SERC will not itself generate or provide any data. Commercial proliferation of next-generation space tracking sensors with superior sensitivity and accuracy has already commenced, and the USAF SSN is also undergoing a major upgrade in capacity which will enhance its responsiveness and data accuracy. These two developments will together deliver high quality data for cost-effective collision avoidance operations within five years.
A key difference between SERC and other [e.g. USAF] efforts in this domain is that SERC tracking technology is entirely based on photonics technologies. SERC has a mandate to develop new technology for space debris risk mitigation, in two parallel phases.
In the first phase SERC will attempt to reduce near-term satellite losses and debris growth by:
A improving the quality and accuracy of space debris orbital prediction, absent any improvement in tracking data quantity or accuracy;
B developing customised debris catalogues to allow specific space operators to effect asset management and protection with limited resources;
C individually characterising debris objects to allow longer-term and more accurate prediction of orbits; and
D improving tracking data quantity and/or accuracy by reducing the cost, or improving the performance, of current optical debris tracking systems.
This first phase of activity is information-based and aims to buy time for debris removal technology to mature by slowing the rate of growth of debris. SERC will not be alone in these efforts, and the contributions of other agencies will be required.
A second phase of research aims to re-orbit and ultimately de-orbit certain common types of space debris. SERC will extend its technology for laser tracking of space debris to the use of lasers to interdict space debris immediately prior to a predicted collision. SERC participants have been selected largely on the basis of the know-how, technology and relevant infrastructure they bring to this challenge.
The initial information phase and the second de-orbit phase of the research uniquely apply the same laser and photonic technology to produce both objectives from the same research effort.
No single solution
In recent years an international consensus formed that no one national government could solve the space debris problem. Some bilateral and multi-lateral space entities had engaged the problem, but bilateral bodies generally lacked critical mass of dedicated resources and technology, and larger multi-lateral bodies generally suffered from too great a diversity of technical options, complex administration and lack of focus.
A key missing element has been the fusion of elite public and private sector resources in the absence of any major government-funded initiative for space debris.
In Australia, excellent space debris research outcomes had emerged over 20 years from a series of PPP between government and industry. These PPP sequentially leveraged significant joint government-industry investment in state-of-the-art infrastructure which was applied by each party for completely different applications and objectives.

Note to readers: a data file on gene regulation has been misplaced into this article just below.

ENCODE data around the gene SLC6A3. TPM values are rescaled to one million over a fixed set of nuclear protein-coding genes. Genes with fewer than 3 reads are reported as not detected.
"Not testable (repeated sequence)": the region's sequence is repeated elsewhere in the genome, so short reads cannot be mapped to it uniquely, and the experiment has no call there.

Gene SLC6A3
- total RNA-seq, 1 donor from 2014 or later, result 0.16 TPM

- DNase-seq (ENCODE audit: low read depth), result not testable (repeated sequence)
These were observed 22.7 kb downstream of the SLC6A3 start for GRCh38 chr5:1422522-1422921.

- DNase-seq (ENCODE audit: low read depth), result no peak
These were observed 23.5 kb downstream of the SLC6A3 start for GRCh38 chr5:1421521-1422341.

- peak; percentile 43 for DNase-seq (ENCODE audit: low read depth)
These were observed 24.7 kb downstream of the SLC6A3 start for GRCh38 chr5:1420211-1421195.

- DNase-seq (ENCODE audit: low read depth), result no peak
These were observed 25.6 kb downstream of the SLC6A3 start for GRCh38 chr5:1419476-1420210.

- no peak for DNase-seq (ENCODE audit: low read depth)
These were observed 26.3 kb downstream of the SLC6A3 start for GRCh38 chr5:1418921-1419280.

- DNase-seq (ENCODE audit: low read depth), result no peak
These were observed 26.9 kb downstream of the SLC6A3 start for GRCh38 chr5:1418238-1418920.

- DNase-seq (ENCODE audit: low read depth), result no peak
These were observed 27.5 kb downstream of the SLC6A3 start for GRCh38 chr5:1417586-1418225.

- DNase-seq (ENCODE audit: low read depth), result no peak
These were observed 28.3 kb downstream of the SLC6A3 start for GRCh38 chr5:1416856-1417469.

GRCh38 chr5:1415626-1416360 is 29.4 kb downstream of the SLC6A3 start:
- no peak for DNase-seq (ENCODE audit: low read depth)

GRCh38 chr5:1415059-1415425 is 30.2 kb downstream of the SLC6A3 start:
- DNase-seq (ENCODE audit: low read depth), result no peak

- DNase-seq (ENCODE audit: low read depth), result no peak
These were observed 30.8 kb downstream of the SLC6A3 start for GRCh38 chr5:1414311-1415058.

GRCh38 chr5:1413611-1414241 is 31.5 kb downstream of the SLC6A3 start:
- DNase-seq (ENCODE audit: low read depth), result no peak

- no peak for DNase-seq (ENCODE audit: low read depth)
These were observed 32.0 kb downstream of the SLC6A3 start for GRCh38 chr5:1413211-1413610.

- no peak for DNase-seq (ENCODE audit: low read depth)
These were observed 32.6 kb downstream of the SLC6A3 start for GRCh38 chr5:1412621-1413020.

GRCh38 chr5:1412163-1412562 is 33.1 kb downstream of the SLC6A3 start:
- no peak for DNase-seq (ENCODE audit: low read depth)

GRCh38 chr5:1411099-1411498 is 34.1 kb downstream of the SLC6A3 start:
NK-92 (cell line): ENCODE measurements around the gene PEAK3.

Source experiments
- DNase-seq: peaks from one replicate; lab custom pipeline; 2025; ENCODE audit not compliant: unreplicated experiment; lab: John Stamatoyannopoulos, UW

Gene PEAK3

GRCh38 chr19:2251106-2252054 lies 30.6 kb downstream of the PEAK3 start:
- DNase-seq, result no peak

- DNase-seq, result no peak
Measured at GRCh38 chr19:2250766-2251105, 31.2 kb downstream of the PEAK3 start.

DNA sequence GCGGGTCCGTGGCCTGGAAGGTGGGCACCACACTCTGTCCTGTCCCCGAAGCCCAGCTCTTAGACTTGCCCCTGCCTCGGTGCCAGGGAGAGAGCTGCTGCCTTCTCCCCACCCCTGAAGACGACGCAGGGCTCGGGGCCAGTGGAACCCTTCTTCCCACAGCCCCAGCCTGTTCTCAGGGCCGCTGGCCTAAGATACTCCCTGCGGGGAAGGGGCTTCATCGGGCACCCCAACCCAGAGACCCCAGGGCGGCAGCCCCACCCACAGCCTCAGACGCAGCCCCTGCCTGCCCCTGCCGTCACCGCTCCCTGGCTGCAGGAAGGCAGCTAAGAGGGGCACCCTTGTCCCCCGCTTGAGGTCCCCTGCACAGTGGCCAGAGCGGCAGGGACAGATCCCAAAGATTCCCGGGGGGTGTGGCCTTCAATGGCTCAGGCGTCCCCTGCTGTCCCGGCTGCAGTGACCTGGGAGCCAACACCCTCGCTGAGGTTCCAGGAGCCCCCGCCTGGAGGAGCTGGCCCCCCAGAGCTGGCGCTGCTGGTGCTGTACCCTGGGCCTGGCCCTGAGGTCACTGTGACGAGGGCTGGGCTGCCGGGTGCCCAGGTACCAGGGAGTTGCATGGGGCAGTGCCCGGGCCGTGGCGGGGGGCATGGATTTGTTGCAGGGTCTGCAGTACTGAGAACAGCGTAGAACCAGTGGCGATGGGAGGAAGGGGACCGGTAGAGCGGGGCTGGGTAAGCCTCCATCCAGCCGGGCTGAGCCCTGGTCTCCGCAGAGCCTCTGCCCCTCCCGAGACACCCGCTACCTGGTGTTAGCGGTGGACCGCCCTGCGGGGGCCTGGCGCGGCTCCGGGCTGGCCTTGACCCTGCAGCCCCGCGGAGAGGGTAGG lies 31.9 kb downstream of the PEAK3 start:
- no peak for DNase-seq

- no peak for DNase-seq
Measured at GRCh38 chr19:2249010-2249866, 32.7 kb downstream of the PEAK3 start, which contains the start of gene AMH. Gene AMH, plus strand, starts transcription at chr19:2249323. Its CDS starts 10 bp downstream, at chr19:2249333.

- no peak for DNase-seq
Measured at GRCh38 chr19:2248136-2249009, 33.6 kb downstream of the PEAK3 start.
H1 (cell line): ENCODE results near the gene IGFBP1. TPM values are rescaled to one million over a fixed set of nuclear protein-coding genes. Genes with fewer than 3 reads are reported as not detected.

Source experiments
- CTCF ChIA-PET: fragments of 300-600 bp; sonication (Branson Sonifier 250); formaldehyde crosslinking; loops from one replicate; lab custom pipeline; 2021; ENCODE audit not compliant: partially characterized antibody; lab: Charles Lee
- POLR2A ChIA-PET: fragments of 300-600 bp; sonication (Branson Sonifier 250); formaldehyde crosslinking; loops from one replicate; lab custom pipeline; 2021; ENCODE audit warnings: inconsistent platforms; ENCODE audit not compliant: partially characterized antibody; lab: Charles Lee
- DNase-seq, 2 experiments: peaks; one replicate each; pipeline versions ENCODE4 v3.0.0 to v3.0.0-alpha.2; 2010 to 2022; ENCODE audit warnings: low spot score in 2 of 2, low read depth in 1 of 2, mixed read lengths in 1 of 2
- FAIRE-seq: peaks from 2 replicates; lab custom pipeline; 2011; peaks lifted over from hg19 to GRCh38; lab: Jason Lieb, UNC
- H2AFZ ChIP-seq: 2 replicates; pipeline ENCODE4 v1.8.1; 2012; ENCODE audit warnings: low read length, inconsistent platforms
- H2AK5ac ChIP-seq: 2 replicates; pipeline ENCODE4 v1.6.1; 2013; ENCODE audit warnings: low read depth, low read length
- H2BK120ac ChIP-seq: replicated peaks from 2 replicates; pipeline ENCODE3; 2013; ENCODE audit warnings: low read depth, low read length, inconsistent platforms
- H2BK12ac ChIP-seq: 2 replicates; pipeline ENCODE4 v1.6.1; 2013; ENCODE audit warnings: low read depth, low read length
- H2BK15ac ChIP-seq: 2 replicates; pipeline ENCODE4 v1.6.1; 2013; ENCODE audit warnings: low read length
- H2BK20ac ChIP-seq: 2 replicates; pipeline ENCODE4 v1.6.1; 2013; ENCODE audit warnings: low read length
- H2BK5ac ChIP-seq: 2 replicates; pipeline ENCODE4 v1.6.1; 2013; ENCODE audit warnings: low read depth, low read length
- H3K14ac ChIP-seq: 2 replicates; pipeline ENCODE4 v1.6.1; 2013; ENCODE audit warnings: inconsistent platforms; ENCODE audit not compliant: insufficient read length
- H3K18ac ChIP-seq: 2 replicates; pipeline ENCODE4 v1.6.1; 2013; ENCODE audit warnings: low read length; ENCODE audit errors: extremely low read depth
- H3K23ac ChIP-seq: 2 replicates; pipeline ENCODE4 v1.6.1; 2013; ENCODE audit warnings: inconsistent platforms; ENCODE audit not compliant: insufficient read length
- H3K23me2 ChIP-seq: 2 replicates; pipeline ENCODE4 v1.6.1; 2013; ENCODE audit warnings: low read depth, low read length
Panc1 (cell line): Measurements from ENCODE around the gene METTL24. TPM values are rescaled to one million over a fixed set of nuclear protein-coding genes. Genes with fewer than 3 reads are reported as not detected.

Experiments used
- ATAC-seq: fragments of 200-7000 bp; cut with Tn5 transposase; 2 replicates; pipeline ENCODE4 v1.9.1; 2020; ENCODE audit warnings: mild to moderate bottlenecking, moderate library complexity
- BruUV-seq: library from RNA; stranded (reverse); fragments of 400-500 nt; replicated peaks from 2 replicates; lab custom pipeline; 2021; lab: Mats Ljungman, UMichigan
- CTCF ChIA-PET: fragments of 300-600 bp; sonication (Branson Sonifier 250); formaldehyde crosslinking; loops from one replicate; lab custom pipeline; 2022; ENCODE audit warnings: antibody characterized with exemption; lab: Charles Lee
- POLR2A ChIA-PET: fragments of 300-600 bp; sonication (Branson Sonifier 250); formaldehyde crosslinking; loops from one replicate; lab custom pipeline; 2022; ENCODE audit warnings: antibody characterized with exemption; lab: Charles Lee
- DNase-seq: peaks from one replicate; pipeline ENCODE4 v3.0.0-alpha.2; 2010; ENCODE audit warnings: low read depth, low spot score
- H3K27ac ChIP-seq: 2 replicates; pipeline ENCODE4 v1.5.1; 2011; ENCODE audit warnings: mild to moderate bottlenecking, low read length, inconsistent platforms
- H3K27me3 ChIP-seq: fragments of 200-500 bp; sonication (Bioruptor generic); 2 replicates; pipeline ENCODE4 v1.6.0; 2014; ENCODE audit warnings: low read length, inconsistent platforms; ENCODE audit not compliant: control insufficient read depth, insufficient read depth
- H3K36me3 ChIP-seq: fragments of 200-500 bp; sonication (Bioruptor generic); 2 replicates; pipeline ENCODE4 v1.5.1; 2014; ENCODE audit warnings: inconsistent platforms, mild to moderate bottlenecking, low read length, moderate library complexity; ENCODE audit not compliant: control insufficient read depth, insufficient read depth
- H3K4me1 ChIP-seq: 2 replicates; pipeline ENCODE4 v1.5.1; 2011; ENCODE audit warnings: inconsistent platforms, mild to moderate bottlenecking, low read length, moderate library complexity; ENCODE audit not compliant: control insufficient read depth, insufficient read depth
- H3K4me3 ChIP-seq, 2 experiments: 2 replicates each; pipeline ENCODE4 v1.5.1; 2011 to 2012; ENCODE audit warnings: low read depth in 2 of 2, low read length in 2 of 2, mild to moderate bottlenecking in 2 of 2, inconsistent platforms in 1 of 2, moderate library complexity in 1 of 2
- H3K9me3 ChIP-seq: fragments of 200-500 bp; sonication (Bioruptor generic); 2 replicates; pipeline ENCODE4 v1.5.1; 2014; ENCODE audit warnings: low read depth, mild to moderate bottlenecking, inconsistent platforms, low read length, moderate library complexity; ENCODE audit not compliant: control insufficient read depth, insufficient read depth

SERC is the result of applying Australian PPP experience to design a research organisation
SERC is the result of applying Australian PPP experience to design a research organisation with carefully selected international partners representing both governments and industry. Each participant has a common interest in space debris risk mitigation, but each also brings a unique asset to the PPP in the form of technology, capability or infrastructure. Each participant has made significant recent investments in its own right, reducing the time and funds SERC requires to make inroads, provided SERC quickly and seamlessly integrates those separate investments.
SERC participation was initially limited to six entities, to expedite unanimous agreement on the complex arrangements required for establishment. Future annual intakes of one to two new participants are planned, with the original criteria for membership still applying.
SERC is a not-for-profit entity which is controlled by an independent board and managed as a commercial enterprise. SERC-developed technology is licensed on the open market, with commercial advantages for access provided to participants in proportion to their contributions to funding. Government and industry funding are equal in all respects.
This PPP model is especially suited to risk sharing between government[s] and industry, or where public policy and commercial interest overlap. It appears particularly suited to the space sector because of the high cost and high risk associated with many space activities.
SERC will rapidly achieve critical mass by aggregating research efforts injected by its participants. SERC will not itself exploit its research outputs, but will license them to participants or other entities.
SERC expects its technology to be applied:
– To provide improved space asset management, through improved orbital propagation technology.
– To reduce the cost and improve the quality of space debris tracking data.
– To provide high precision space debris collision avoidance services.
– To provide services relating to the removal of space debris from specific orbits, or prior to a predicted collision.
– To provide technology required for conducting detailed surveys and for characterising space debris objects for later study, relocation or removal.
– For re-orbiting certain types of spacecraft.